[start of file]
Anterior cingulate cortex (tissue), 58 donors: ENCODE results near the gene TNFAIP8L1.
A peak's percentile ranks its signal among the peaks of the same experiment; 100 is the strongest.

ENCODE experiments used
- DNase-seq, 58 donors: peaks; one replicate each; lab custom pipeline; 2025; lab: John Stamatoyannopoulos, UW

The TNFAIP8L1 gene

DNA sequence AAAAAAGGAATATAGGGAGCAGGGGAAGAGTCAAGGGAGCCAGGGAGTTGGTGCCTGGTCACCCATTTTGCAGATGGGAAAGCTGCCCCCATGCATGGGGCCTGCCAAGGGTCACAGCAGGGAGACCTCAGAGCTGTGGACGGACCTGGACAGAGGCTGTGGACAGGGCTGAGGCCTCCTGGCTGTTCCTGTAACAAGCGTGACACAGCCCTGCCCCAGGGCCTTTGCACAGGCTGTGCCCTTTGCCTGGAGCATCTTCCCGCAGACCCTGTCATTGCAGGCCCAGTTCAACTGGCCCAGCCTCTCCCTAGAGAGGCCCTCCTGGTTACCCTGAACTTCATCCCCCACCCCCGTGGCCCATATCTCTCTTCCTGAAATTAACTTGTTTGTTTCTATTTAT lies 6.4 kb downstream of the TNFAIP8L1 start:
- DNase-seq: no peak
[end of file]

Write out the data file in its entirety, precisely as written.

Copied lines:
Anterior cingulate cortex (tissue), 58 donors: ENCODE results near the gene TNFAIP8L1.
A peak's percentile ranks its signal among the peaks of the same experiment; 100 is the strongest.

ENCODE experiments used
- DNase-seq, 58 donors: peaks; one replicate each; lab custom pipeline; 2025; lab: John Stamatoyannopoulos, UW

The TNFAIP8L1 gene

DNA sequence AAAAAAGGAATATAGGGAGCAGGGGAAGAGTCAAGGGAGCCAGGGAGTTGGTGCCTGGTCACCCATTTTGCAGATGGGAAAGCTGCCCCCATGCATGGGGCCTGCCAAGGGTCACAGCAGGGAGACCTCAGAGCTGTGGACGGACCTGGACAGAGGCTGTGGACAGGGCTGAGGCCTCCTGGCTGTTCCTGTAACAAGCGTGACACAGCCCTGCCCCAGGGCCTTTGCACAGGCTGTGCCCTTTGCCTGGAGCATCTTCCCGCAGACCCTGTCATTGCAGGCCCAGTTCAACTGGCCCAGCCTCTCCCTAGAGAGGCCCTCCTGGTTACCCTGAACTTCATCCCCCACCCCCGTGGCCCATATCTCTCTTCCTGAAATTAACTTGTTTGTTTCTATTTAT lies 6.4 kb downstream of the TNFAIP8L1 start:
- DNase-seq: no peak